From August 2023, Arla farmers who are taking action to reduce their carbon footprint will be rewarded through a new Sustainability Incentive model. But the debate on the model rages in the agricultural media ATL.
‘Unfair and unsustainable’. That is the verdict from 14 out of 17 Arla districts, which criticize their own cooperative for discriminating against farms in forest and midland areas. This and other issues are revealed in a review of Lighthouse reports and ATL.
The criticism mainly concerns that all land use apparently is considered negative for the climate, including the management of natural forests and other extensive areas.
Anna Iletorp, Dairy farmer from Orust in Bohuslän explains to ATL:
– In short, you get paid for how much land you have in relation with how much milk you produce. If you have extensive agricultural land, you get less milk per acre.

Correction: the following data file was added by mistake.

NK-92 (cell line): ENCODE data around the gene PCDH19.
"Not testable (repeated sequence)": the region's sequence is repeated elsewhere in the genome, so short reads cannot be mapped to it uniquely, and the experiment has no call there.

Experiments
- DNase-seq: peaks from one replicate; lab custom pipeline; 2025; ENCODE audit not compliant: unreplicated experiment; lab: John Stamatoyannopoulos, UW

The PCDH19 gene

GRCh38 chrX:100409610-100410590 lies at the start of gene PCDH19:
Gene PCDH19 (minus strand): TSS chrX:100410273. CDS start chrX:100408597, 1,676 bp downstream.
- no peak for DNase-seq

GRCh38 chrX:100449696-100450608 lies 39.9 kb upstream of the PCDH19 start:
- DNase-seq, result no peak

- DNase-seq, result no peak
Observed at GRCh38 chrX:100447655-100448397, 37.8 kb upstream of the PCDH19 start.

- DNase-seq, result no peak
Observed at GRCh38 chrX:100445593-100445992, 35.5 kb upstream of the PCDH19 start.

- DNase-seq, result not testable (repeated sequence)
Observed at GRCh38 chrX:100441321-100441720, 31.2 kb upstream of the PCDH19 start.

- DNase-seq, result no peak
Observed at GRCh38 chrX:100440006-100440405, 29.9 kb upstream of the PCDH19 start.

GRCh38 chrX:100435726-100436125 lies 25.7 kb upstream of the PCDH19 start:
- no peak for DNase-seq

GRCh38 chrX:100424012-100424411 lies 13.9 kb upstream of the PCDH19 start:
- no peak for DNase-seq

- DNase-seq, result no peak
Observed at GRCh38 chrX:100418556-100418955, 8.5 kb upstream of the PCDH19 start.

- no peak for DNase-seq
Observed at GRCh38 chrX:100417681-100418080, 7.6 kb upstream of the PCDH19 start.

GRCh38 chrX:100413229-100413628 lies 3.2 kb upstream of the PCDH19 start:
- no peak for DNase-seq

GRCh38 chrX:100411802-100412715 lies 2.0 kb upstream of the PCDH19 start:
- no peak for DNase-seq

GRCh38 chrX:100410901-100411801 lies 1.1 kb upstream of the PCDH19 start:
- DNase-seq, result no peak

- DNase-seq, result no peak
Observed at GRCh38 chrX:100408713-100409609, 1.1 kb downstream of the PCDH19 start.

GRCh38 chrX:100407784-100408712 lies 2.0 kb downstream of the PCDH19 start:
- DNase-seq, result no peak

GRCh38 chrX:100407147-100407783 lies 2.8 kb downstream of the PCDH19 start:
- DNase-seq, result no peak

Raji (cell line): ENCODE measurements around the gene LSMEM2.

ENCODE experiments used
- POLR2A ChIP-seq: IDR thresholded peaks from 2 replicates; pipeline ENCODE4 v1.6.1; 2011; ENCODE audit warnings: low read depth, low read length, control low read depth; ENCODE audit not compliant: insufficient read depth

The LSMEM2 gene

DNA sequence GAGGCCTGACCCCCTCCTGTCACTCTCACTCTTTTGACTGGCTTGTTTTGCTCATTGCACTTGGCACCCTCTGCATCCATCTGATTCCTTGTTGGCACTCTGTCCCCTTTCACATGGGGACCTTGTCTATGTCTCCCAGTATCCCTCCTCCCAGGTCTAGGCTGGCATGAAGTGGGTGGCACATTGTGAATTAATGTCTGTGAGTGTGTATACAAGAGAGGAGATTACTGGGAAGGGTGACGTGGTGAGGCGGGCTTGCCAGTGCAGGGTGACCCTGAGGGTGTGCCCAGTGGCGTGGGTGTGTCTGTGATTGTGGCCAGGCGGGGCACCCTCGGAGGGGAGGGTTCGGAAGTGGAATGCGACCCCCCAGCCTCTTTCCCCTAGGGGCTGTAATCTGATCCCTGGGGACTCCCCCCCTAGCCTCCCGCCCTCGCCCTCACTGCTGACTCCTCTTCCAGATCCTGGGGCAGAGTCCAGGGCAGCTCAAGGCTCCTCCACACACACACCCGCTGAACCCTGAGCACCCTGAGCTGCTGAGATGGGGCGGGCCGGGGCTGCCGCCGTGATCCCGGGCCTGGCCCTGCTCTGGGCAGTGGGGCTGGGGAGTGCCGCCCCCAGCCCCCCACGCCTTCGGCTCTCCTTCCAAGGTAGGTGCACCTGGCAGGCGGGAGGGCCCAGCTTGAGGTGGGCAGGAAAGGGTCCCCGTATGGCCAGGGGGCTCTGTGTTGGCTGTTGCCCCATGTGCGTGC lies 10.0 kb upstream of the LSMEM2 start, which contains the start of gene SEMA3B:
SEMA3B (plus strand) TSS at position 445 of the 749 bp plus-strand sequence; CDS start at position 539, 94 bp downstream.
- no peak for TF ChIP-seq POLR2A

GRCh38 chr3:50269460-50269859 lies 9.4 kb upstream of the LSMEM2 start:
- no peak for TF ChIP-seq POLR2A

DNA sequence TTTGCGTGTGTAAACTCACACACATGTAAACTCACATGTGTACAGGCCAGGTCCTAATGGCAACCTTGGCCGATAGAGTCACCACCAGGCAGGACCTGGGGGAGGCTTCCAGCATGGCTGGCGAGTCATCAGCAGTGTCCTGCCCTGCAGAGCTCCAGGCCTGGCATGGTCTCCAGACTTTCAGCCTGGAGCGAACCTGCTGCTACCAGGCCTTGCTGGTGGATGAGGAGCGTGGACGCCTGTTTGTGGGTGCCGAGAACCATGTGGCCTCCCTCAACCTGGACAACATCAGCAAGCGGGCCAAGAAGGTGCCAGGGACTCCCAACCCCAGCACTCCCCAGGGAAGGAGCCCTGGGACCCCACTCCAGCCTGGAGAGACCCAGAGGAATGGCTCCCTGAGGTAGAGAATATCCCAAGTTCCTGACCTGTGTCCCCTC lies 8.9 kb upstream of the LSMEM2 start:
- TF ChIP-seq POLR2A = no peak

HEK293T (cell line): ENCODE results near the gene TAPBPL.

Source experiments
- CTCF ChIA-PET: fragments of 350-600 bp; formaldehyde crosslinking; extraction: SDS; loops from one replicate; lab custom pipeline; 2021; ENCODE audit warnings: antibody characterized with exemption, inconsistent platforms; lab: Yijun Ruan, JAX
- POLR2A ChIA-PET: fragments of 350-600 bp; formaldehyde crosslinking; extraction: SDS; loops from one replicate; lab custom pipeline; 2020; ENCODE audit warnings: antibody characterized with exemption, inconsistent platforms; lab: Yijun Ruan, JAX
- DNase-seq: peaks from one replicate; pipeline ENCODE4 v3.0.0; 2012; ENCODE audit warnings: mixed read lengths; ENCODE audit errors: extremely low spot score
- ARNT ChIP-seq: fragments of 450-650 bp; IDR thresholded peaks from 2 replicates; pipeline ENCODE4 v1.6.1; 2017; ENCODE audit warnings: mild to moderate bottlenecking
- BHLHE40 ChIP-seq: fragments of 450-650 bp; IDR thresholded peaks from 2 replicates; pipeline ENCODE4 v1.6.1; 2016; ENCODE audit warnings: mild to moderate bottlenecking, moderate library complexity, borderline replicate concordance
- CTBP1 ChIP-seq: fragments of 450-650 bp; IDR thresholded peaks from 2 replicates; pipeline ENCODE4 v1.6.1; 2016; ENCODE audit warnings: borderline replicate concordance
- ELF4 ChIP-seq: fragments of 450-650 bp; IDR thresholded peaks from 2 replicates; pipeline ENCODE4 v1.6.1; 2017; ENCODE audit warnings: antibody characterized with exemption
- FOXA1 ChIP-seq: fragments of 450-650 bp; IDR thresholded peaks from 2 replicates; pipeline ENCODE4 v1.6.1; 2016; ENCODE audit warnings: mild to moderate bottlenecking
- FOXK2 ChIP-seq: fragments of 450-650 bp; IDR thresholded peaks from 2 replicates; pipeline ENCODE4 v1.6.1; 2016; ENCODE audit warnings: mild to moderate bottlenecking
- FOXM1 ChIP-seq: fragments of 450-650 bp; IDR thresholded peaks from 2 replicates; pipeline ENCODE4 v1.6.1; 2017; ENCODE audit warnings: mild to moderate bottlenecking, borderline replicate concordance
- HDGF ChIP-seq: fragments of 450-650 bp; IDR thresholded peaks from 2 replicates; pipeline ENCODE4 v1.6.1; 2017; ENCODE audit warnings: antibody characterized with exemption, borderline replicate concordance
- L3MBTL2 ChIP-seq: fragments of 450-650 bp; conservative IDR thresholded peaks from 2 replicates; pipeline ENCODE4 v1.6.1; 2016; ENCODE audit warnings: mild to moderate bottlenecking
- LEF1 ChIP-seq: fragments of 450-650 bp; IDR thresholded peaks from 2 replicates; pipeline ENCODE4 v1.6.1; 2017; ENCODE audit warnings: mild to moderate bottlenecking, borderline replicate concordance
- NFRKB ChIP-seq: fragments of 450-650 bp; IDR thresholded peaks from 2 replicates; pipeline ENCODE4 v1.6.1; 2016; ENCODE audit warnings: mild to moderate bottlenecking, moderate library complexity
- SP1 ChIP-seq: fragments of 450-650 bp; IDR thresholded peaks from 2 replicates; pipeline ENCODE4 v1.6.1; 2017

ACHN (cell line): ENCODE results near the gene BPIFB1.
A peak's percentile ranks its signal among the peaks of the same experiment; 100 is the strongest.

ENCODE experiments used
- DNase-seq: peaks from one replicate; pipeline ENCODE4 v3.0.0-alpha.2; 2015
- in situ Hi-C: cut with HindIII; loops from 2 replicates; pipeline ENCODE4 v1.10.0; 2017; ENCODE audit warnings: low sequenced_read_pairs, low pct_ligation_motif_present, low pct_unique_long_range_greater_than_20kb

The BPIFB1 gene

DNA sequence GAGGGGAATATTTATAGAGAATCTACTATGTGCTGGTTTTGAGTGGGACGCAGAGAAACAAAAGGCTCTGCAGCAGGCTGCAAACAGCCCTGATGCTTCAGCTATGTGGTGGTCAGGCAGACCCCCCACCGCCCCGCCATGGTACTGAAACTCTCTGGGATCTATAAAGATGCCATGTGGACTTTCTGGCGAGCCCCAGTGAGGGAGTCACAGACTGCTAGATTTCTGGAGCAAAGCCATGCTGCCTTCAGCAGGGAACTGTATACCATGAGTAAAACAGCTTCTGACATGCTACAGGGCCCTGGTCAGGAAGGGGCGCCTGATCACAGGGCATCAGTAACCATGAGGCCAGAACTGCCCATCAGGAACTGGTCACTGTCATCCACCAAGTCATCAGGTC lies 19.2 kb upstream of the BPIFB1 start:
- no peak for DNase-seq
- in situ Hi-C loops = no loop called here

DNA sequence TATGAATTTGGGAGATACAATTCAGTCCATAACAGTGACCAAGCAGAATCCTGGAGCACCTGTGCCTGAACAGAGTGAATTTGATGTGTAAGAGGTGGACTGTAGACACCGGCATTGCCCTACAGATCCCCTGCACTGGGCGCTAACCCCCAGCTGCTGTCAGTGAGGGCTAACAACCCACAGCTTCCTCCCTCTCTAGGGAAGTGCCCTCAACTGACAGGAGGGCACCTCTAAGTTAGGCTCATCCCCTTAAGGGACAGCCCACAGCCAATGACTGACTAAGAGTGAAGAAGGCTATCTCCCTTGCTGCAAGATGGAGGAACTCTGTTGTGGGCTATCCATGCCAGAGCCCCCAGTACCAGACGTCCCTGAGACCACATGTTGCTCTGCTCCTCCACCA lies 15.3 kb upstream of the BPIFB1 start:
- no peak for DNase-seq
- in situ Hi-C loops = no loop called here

Lisa Ehde, member director of Arla responds to the criticism in another article in ATL.
– Introducing the sustainability Incentive model is a big deal in Arla. But what appears as a fact in the criticism, that a production system with extensive lands is disadvantaged, is not shown by our runs.
– It is important that the members think about the whole picture. If you only look at one parameter at a time, it’s easy to think that the best decision might be to remove 20 hectares of extensive land, but there are other parameters that weigh against it, for example land use in relation to fertilizer use. If you score high on one, it’s hard to score high on the other. The model is suitable for all farms.
Also, Gustav Kämpe – member of Arla’s Board of Directors – defends the new sustainability compensation in an article in ATL.
Read more HERE